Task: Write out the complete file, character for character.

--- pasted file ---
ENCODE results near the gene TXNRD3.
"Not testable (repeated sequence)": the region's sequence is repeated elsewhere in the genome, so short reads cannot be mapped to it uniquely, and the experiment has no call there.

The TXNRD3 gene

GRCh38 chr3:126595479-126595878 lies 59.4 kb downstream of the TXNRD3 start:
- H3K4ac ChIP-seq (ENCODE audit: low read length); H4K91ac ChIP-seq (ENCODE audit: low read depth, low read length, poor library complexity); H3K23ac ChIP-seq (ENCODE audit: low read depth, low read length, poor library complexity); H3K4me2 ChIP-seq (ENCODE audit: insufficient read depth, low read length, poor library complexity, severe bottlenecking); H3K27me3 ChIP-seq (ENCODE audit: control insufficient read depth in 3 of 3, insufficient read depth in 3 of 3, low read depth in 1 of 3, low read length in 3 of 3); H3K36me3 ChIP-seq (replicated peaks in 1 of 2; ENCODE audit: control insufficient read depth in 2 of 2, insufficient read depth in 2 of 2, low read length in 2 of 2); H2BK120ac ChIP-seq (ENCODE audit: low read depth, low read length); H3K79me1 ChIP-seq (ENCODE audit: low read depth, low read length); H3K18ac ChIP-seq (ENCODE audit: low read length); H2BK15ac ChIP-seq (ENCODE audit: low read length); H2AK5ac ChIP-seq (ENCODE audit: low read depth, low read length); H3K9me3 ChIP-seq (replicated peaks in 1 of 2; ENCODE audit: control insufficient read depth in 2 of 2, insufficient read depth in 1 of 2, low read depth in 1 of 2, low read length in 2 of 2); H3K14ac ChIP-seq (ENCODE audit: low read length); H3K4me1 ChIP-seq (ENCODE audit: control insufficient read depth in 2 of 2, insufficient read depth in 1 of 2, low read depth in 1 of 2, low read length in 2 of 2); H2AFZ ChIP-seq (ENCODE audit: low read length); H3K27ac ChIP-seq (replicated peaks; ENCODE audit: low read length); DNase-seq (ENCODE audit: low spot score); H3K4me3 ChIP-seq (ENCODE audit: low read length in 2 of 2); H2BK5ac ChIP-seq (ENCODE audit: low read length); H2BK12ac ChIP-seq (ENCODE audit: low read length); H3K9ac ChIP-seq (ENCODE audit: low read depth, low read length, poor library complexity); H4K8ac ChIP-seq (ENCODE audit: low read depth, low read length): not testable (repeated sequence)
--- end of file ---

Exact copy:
ENCODE results near the gene TXNRD3.
"Not testable (repeated sequence)": the region's sequence is repeated elsewhere in the genome, so short reads cannot be mapped to it uniquely, and the experiment has no call there.

The TXNRD3 gene

GRCh38 chr3:126595479-126595878 lies 59.4 kb downstream of the TXNRD3 start:
- H3K4ac ChIP-seq (ENCODE audit: low read length); H4K91ac ChIP-seq (ENCODE audit: low read depth, low read length, poor library complexity); H3K23ac ChIP-seq (ENCODE audit: low read depth, low read length, poor library complexity); H3K4me2 ChIP-seq (ENCODE audit: insufficient read depth, low read length, poor library complexity, severe bottlenecking); H3K27me3 ChIP-seq (ENCODE audit: control insufficient read depth in 3 of 3, insufficient read depth in 3 of 3, low read depth in 1 of 3, low read length in 3 of 3); H3K36me3 ChIP-seq (replicated peaks in 1 of 2; ENCODE audit: control insufficient read depth in 2 of 2, insufficient read depth in 2 of 2, low read length in 2 of 2); H2BK120ac ChIP-seq (ENCODE audit: low read depth, low read length); H3K79me1 ChIP-seq (ENCODE audit: low read depth, low read length); H3K18ac ChIP-seq (ENCODE audit: low read length); H2BK15ac ChIP-seq (ENCODE audit: low read length); H2AK5ac ChIP-seq (ENCODE audit: low read depth, low read length); H3K9me3 ChIP-seq (replicated peaks in 1 of 2; ENCODE audit: control insufficient read depth in 2 of 2, insufficient read depth in 1 of 2, low read depth in 1 of 2, low read length in 2 of 2); H3K14ac ChIP-seq (ENCODE audit: low read length); H3K4me1 ChIP-seq (ENCODE audit: control insufficient read depth in 2 of 2, insufficient read depth in 1 of 2, low read depth in 1 of 2, low read length in 2 of 2); H2AFZ ChIP-seq (ENCODE audit: low read length); H3K27ac ChIP-seq (replicated peaks; ENCODE audit: low read length); DNase-seq (ENCODE audit: low spot score); H3K4me3 ChIP-seq (ENCODE audit: low read length in 2 of 2); H2BK5ac ChIP-seq (ENCODE audit: low read length); H2BK12ac ChIP-seq (ENCODE audit: low read length); H3K9ac ChIP-seq (ENCODE audit: low read depth, low read length, poor library complexity); H4K8ac ChIP-seq (ENCODE audit: low read depth, low read length): not testable (repeated sequence)